Thursday, September 30, 2010

The creative schedule (and a biscotti recipe)

I've been having a really hard time getting into the writing groove after I shove the critters out the door wave fondly to my departing progeny. Being yelled at by two uncooperative beings who don't want to get up, don't want to get dressed, don't want to eat breakfast somehow ruins the mood for coherent, much less creative, thought. (Who'd of guessed?)

But for about the last week, my fiction ideas have been flowing fast and furious when I get up at 6 am. I used to read while I drank my coffee, taking 45 minutes or so for myself before the morning chaos began. But lately, I haven't been reading, I've been grabbing the laptop and pounding out what feels like really good plot solutions while I sip my black brew. But 45 minutes is not enough time--7 am comes around and I feel like I'm just getting going and that makes the process of bed-extraction and school-preparation even more unpleasant because it is tinged with resentment.

So what to do? Do I continue to return to the writing desk after the critter departure time and attempt to drag myself back to the ideas and inspiration that was flowing so well before all the morning stress and drama began? Or do I do something that sounds a little sick at first: get up at 5 am and add an hour to my creative me-time before anyone (except for the furry hair-balls) is conscious?

Yeah, it sounds kind of sick when I write it but I'm trying the 5 am thing. In my favor I have the fact that I'm a morning person. I won't be skipping down the stairs at 5 am, mind you, but I will adjust to and accept being awake at such an hour much better than my night-owl husband. But this creative schedule presents me with a problem: I still need to be functional in the afternoon and evening and I don't want to go to bed shortly after the bed-time critter-wrestling takes place.

I've decided to try a three fold approach: nap, tea and baked goods. I'm not much of a napper but I'm going to try and get myself to lie down and quiet my brain a little in the early afternoon before I have to collect the critters from their scholarly pursuits. I'll follow this forced break with supplemental caffeine consumption and a snack that might help provide enough sustenance to allow me to function (relatively) normally in the evenings.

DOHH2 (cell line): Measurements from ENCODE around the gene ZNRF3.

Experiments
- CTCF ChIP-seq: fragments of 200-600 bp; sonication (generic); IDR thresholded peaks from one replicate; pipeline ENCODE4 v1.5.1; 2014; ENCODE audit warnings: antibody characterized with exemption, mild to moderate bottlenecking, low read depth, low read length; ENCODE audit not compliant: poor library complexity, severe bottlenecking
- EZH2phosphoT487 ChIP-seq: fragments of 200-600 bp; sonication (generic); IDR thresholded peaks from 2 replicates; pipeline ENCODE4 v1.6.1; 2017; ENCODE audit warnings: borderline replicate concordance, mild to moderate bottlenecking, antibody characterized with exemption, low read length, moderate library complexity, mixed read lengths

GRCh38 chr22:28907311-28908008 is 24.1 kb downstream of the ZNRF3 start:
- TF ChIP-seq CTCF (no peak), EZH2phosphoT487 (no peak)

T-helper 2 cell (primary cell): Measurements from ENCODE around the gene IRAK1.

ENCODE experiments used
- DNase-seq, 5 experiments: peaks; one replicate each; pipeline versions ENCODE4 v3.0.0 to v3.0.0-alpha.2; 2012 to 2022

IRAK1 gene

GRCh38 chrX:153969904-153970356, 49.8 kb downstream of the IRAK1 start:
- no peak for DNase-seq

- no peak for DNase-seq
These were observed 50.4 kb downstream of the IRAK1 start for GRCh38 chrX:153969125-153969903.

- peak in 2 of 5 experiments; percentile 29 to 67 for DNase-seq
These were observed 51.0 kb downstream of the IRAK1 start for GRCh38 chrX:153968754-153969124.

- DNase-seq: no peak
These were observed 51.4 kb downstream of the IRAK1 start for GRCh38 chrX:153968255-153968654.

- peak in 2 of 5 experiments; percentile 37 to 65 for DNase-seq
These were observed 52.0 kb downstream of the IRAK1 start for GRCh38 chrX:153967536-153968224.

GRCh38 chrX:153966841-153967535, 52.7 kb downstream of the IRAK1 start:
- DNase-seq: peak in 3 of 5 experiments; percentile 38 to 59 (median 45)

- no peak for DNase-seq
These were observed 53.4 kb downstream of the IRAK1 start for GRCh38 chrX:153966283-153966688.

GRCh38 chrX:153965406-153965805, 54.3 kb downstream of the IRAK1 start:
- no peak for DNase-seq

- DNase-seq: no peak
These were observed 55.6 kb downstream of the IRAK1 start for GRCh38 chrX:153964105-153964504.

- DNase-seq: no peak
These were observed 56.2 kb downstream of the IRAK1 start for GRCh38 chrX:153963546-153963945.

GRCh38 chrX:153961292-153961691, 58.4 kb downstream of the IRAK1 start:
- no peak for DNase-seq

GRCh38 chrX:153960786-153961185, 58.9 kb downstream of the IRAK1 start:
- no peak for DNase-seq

The caffeine part I've got down: my sister got me hooked on a new tea supplier, The Tea Trekker. A pot of their Ceylon Fancy Silvertips tea should do the trick. The snack part just came to me as I was preparing for my Dad's 75th birthday this week. As a part of his birthday celebration he requested a batch of biscotti from a recipe my friend Lea gave me; I made these for him a couple of years ago and did not realize how much he liked them. Or maybe it's just that when you turn 75 you get a strong desire to break your teeth!

These are real biscotti, not the kind that have been prettied up with butter added to make the dough more tender. These babies are hard and substantial and, as I was making the recipe, contain a pretty good quantity of protein thanks to the copious quantity of almonds in there.

Yesterday afternoon I found myself snacking on the ends and crumbles of the batch I made for him with my cups of strong tea and I didn't have too much trouble functioning like a grownup that evening. So these babies are going into regular rotation in the baking plans--I might try and add some whole grain flours to the next batch to see if I can make them healthier.

Lea's Biscotti di Greve in Chianti (Orange-Flavored Almond Biscotti)

2 C all-purpose flour
1 C sugar
1 tsp baking soda
pinch of salt
2 eggs and 1 yolk (reserve the egg white for an egg wash)
1 t vanilla
grated orange zest from 1 orange
1 and 1/2 C almonds, skins on, toasted

  • Preheat oven to 325.
  • Put the flour, sugar, baking soda and salt in the bowl of a food processor and pulse several times to mix.
  • In a 2 C measuring cup, or something with a good spout, mix together the 2 whole eggs, 1 egg yolk, vanilla and orange zest. 
  • With the motor running, pour the egg mixture down the feed tube into the dry mixture. Process just until the dough is a shaggy mass--not collected into a ball. (Depending on your egg size you might need about a Tablespoon of water to get the dough to stick together. Drip it in a few drops at a time if needed.)
  • Pour half the nuts down the feed tube and pulse several times; repeat with the remaining half. (If you have a smallish food processor, like I do, you'll need to take off the top and scrape down the sides/break up the big lumps with a spatula.) Don't over grind the nuts--you still want some recognizable chunks of almond in there.
  • Turn the dough out onto a baking sheet lined in parchment paper and start to squish/shape it into 2 long loafs, each about 2 inches wide and situated 3 inches apart on the sheet. This is much easier to do if your hands are damp (the dough is super sticky) so keep a bowl of water to dip your hands in while you are shaping.
  • Take the reserved egg white, add a dribble of water to it and brush the tops of the loaves with the egg white wash.
  • Bake for 25-30 minutes until pale gold. Remove them from the oven and leave until they are cool enough to handle. Using a serrated knife, cut the logs diagonally into 3/4 inch wide pieces. Lay them cut side down back on the parchment and bake for about 12 minutes longer. Then use tongs to flip the slices and bake the other side for about 12 minutes. If your dough was a little on the damp side, you might need to increase the second bake time by a few minutes--the centers of the slices should be dry and not sticky.
  • Cool on racks.

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